Friday Query: Defacto the Matter

Someone please show me the law of survival, or at least the rule of social imperative that says in order to get through this life one must have a drivers' license. True, when I grew up it was a given, a de facto right of passage, but these days things are different, young people are less compelled to feel they must meet that requirement. 

De fact o' the matter is I am beyond frustrated with various people (ie. [cough] family [cough]) who keep applying pressure, or announcing their displeasure with the son's lack of interest, questioning his decision, in conforming to this outdated standard. You may be familiar with all the inferences: "So, are you driving yet?", or "so, has He got his license yet?" All those typical, and seemingly innocent, questions that started two years ago at that magical, mystical age - Sixteen. I mean should we not be encouraging people to embrace alternative modes of transport in order to avoid compounding the problems that the single mode (motor vehicles) have inflicted on our world.

He is no dummy and, in fact, when you consider the reasons for the decision, I would say he is the exact opposite of a dummy. There is the extra, and extensive annual expense. There is the hazard, after all he has had a young lifetime of witnessing poor driving on the part of others he would be sharing the road with, the after-effects of collisions, and is aware of reports on the rising level of aggression and hostility on the public roadways. The natural, and widespread, reaction should be "why would any sane person want to be a part of that?" In other words he has considered the pros and cons, and come to the conclusion that one side is wanting.

For the most part I have been the one regular supporter of his decision, and have grown weary of the number of times I have had to tell people that it is possible to prosper without the motor vehicle crutch. I list the numerous people I know who prove the point by living motor-free themselves, I tell them that rail and other public transportation will continue to expand their networks, and that ride services greatly decrease the necessity for motor-ownership. That said, I have convinced him that knowing how to drive, whether you do it on a regular basis or not, will be a beneficial skill for some time yet to come - most notably, for someone of his age group, it does provide the opportunity to share the burden - and it has become one of his summer goals before heading off to college. So, yes people, he may succumb to the idea that driving is a necessity. My hope is that he retains the knowledge, and will, recognizing that it is not the only way.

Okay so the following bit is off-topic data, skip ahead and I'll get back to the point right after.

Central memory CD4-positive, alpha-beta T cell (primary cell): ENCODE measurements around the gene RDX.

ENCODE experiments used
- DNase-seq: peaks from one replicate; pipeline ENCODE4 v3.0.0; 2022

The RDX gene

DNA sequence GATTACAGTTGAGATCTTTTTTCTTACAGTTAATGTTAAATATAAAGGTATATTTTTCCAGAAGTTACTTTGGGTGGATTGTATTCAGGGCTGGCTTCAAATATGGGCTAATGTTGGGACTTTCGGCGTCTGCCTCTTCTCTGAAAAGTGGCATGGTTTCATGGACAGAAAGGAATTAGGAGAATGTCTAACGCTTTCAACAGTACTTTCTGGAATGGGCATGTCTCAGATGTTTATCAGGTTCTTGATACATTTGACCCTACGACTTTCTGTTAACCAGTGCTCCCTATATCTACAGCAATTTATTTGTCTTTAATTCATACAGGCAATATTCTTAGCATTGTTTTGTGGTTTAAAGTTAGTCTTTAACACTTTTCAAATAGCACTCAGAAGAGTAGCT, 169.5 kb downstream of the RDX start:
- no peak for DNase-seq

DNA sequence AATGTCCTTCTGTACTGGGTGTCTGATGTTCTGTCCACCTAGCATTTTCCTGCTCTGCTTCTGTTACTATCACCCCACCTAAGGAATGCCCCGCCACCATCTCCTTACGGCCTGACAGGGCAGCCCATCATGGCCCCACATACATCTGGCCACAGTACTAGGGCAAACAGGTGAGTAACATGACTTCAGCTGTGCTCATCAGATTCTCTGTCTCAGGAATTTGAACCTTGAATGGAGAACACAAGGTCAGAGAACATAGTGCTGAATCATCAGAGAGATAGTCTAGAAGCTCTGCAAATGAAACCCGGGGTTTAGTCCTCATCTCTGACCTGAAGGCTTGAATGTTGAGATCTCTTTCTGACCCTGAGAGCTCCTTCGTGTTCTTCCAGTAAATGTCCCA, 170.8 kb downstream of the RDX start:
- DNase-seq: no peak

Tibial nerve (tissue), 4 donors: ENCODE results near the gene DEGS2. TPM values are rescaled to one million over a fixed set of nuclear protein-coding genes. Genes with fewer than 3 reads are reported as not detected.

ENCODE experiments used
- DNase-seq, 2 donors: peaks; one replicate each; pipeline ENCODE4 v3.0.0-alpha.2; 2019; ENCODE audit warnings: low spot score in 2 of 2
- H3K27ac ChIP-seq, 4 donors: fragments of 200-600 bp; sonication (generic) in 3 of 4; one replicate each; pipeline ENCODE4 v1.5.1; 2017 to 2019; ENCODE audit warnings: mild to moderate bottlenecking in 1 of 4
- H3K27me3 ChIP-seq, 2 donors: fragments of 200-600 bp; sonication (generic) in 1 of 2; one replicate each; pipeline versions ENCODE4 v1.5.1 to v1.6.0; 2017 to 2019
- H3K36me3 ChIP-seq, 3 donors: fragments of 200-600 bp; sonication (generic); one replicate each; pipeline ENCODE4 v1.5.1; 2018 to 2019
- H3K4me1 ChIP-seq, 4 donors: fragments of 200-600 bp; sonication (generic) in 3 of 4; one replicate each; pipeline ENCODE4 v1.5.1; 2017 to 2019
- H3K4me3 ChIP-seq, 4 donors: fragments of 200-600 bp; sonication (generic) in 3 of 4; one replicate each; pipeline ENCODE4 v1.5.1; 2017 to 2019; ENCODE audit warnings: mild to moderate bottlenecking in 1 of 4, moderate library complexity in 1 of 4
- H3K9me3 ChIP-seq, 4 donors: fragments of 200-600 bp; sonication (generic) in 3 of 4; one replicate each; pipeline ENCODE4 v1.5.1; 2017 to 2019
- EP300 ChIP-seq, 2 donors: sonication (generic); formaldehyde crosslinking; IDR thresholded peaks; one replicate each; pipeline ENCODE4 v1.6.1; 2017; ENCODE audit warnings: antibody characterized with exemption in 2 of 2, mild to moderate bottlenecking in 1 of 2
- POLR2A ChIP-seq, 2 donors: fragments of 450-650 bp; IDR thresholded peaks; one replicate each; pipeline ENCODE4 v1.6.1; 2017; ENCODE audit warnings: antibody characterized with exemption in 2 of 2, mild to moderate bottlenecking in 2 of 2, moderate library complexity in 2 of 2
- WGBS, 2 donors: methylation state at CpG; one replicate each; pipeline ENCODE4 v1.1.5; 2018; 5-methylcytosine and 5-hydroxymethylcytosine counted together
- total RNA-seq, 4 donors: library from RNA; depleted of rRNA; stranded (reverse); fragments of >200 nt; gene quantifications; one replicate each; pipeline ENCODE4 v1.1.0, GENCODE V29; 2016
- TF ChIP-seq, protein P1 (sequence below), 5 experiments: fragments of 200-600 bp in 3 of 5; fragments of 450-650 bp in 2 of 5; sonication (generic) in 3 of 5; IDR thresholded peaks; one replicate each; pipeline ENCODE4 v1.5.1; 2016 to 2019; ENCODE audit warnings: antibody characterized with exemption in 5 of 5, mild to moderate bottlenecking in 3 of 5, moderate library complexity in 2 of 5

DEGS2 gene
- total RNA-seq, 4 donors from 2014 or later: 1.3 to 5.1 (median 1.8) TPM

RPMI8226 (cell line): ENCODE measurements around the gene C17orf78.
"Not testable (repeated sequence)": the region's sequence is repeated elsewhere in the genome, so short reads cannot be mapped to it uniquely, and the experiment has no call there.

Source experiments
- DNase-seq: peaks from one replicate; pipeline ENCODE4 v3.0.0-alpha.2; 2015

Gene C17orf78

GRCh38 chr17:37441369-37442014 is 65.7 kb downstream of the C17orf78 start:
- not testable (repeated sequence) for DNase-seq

I know the auto industry and all its related industries will bitch and moan, but quite frankly we need to move past coercion, making young people feel like they are lazy, or somehow less than successful if they choose not to drive. Thoughts or experiences with similar situations?